Meeting Frank Farrelly

Brian Kaplan interviews therapists, doctors, coaches and comedians who met, worked and trained with Farrelly.

Neil Mullarkey, improvisational comedian,
and founder member of the Comedy Store Players

Meeting Frank Farrelly: Phil Jeremiah IV [Audio]

More uploads coming soon!

Frank Farrelly | Obituary

Obituary: Frank Farrelly
Founder of Provocative Therapy

26th August 1931 – 10th February 2013

Brian Kaplan (2013)

Though Aristophanes clearly shared a concern for humanity with his illustrious contemporary Socrates, his approach was very different. Eschewing the tragic perspective, Aristophanes chose to hold up a comic mirror to his fellow citizens in order to shock and provoke them into more emotionally congruent behaviour. This tradition would later be developed by writers such as Voltaire, Swift and Twain as well as insightful stand up comedians such as Lenny Bruce. It also saw a specific iteration in the form of the court jester who was given permission by a monarch to use humour to provoke wellbeing and authenticity.

It was Frank Farrelly’s brilliant innovation to apply what can be learnt from these traditions – empathic humour, satire, reverse psychology and playing the Devil’s Advocate – in a psychotherapeutic context. This was a radical departure from any conventional method; he named it Provocative Therapy. Like the great satirists, Farrelly made his patients laugh at their self-sabotaging behaviour, but only, like the court jesters, by treating them as sovereign, by acquiring their permission to provoke therapeutically. The central thesis of the approach is that the solutions to most patients’ problems are embedded within them. Farrelly saw that with therapeutic provocation people will locate, articulate, own and finally enact those solutions.

Frank Farrelly was the ninth of 12 children born to an Irish Catholic family in St Louis, Missouri. His father once told him: “I married your mother and kids started coming like shots out of a machine gun!” – a style of pithy communicating that would be retained by Farrelly and put to good effect in the Provocative Therapy clinic. His first choice of vocation was to be a priest, but although he always remained a believer and loved quoting the Bible with provocative irony – he soon left the seminary and trained as a psychiatric social worker. Here he came under the influence of the seminal work of Carl Rogers, the father of Client-Centered Therapy, known better today simply as ‘counselling’. Rogers differed from theory-heavy psychoanalysis in that he maintained that the results of therapy were dependent less on the theoretical knowledge of the therapist than on three inherent human qualities: Empathy, Warmth and Genuineness.

Farrelly used Client Centered Therapy effectively with resident patients at Mendota State Hospital in Madison, Wisconsin until a moment in the clinic changed his life forever. The patient was a heavily medicated paranoid schizophrenic with a poor prognosis and this was his ninety-second session with Farrelly. No progress had been made and the man remained an inpatient. Frustrated by this, Farrelly suddenly departed from the counselling methodology and, hearing the client describe his future in the bleakest terms, spontaneously ‘agreed’ with him. To Farrelly’s amazement the patient became animated and started to argue and to attempt to prove his therapist wrong! What he was demonstrating Farrelly would later describe in Provocative Therapy (1972) as the first hypothesis of Provocative Therapy: “If provoked by the therapist (humorously, perceptively, and within the client’s own internal frame of reference), the client will tend to move in the opposite direction from the therapist’s definition of the client as a person.” Within a couple of months this patient had improved dramatically and was ready to leave the clinic. A multitude of clients with many types of problems would go on to laugh at, enjoy and benefit from therapeutic provocation and Farrelly travelled widely to demonstrate and teach his innovative technique.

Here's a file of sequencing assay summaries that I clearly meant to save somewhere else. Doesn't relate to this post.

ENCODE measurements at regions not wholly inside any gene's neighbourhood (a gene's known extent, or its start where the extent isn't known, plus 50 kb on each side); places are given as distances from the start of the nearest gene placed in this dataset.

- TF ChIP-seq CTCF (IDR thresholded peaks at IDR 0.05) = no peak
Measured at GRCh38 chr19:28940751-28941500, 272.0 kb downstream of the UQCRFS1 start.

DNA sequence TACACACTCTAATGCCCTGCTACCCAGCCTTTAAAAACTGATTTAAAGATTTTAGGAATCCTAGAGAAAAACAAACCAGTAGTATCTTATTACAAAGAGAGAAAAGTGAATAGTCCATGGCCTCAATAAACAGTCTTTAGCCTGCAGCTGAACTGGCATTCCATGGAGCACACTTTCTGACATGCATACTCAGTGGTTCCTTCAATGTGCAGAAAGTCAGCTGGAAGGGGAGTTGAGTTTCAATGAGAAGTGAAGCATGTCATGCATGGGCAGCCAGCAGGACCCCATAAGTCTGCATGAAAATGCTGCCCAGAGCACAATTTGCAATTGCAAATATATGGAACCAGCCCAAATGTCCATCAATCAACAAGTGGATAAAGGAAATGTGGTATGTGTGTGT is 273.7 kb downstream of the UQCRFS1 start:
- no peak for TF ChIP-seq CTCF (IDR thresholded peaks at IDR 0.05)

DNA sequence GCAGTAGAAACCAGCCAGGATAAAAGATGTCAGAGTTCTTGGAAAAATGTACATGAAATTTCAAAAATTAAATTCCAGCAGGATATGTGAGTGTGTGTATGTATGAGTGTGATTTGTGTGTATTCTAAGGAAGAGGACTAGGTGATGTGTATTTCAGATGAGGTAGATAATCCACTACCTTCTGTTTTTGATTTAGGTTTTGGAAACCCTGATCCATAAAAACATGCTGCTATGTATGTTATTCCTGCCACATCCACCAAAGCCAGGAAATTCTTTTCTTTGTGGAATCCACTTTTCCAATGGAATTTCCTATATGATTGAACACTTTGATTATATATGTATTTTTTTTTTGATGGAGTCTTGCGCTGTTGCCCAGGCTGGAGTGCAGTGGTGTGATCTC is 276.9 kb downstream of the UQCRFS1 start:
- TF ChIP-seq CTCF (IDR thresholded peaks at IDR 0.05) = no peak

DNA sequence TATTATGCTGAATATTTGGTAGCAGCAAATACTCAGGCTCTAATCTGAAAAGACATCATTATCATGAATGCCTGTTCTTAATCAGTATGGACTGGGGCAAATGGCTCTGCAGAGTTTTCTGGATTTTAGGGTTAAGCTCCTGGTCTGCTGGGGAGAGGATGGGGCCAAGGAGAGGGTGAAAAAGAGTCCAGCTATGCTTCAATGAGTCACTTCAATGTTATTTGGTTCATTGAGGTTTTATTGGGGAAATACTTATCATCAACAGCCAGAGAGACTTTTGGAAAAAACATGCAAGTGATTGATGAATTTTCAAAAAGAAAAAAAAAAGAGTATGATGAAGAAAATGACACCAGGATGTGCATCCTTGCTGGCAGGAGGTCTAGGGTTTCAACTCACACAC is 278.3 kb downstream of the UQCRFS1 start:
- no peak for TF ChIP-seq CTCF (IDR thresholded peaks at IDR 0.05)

Provocative Therapy is not without controversy and hardly taken ‘seriously’ (though this is not one of Farrelly’s favourite words) by the psychodynamic/psychoanalytic schools of thought. It is nevertheless a potent form of brief therapy where, unlike the sombre tone of the analytic process, sessions are often energised and mirthful. Rather than focusing on past experiences, patients are warmly provoked to laugh at their inner jokes, at the funny side of how they are keeping themselves from fulfilment.

Although Provocative Therapy is capable of dealing with a wide spectrum of people and psychological issues – it is not a panacea. Some patients require a therapeutic relationship where trust is built up over many months or years. Farrelly’s detractors have even claimed that provocative remarks could be damaging or cruel, but this is elegantly refuted by his Golden Rule of Provocative Therapy: “Proceed with affection in the heart and a twinkle in the eye.” Farrelly’s dynamic approach has some similarities with that of maverick and charismatic therapists such as Fritz Perls (Gestalt Therapy) and the influential hypnotherapist, Milton Erickson but his contribution is distinguished from theirs by his unique methodology. A grateful client once described him as “the kindest, most understanding man I have ever met in my whole life, wrapped up in the biggest son of a bitch I have ever met.” Frank Farrelly was a master of his own technique, and during his working life, thousands of clients responded to this empathic, playful, caring and very amusing psychotherapist who emanated kindness and affirmation.

Frank Farrelly is survived by three daughters and a son. His wife, June predeceased him.